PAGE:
Arguably the strongest piece of the offense returning for the Wildcats is the offensive line. While tackle Jordan Swindle has moved on, four starters from last season will be ready to go this spring. Kentucky was middle-of-the-road in the SEC in rushing in 2015, but the Wildcats have some massive run blockers up front. The guys coming back are all around 300 pounds or heavier and they are one of the most experienced groups in the SEC. Just as Hinshaw is expected to do wonders working with the quarterbacks, Gran should be able to improve the running game.
4. Trouble on defense
The Wildcats return only four starters from a defense that ranked 59th in the country in yards allowed per game last year. While that may not sound good, Kentucky could use a bit of change in some areas of the defense anyway. Up front, the Wildcats will have to replace defensive linemen Melvin Lewis and Cory Johnson. Fortunately, they will still have one of their most talented players, Matt Elam, who could develop into one of SEC's best nose tackles.
At linebacker, the 'Cats would have already been limping after losing Ryan Flannigan and Josh Forrest. But then, Jason Hatcher was arrested and booted from the team in February after being charged with trafficking marijuana. To make matters worse, safety A.J. Stamps is gone in the secondary. Overall, Kentucky must replace six of its top seven tacklers from 2015. That will be no easy task, but the spring should give everyone a nice gauge of how that process is coming along.
5. Quality newcomers to watch
While results on the field have not been where the Kentucky coaches and players want them to be, recruiting under Stoops has been pretty good. In his time in Lexington, Stoops has brought in some real SEC-caliber players. This year was no different. The Wildcats owned their state, landing Drake Jackson, Kash Daniel and Landon Young, all of whom were homegrown 4-star prospects. Even though the offensive line is deep, Jackson and Young could push some of the older guys for playing time. Of course, Daniel should be a factor early in a reeling linebacker group.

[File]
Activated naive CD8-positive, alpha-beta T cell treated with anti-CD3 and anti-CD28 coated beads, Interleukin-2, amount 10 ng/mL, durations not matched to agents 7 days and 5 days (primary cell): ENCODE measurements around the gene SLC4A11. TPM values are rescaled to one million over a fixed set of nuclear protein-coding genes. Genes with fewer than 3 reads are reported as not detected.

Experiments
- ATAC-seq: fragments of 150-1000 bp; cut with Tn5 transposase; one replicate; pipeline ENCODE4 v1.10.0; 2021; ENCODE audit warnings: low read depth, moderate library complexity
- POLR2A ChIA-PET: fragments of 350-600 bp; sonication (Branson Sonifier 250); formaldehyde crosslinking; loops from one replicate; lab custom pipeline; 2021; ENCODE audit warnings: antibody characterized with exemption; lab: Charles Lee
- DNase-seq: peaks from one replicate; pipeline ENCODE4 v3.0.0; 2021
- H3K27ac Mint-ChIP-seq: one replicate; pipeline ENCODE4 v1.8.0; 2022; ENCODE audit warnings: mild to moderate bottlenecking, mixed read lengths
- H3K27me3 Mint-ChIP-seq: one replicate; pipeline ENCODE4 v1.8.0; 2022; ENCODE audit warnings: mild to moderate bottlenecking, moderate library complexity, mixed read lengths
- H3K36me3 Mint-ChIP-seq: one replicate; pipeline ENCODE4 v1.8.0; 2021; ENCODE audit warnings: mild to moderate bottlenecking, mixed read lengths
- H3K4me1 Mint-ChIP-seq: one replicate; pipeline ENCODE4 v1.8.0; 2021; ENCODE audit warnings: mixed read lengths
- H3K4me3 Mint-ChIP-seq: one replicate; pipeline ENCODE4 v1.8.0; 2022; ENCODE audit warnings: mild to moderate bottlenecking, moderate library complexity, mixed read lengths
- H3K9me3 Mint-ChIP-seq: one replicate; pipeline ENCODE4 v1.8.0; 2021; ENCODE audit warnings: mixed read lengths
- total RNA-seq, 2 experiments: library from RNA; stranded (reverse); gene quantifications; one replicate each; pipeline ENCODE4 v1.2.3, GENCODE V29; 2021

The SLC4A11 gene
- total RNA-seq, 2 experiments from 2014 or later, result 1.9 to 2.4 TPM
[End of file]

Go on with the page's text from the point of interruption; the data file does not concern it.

Jonesboro, Ga., native Jordan Griffin is a lockdown corner who also could see early playing time. But the freshmen are not the only ones to watch. Junior college transfer Tate Leavitt, who last played at Hutchinson (Kan.) Community College, has the frame of a reliable left tackle. If there is one guy in Kentucky's 2016 class who is SEC-ready, it is him. Don't be surprised if Leavitt ends up being the replacement for Swindle on the offensive line.
Pre-Spring Kentucky Outlook in the SEC
To put it simply, the SEC East is up for grabs yet again. Kentucky probably isn't ready to jump in as the division's representative in Atlanta this season, but that doesn't mean the Wildcats can't have a good year. The offense, by all accounts, looks to be improved. In fact, if the quarterback play is at the level of the other position groups, Kentucky could be very difficult to stop.
There are a lot more questions on the defensive side, but to look at it positively, maybe what Kentucky needs is some new faces. It will help being able to build the defense around Matt Elam in the center. Besides road trips to Florida, Tennessee and Alabama, the schedule isn't too daunting. If the defense does its part, the Wildcats should be able to reach that six-win mark in 2016.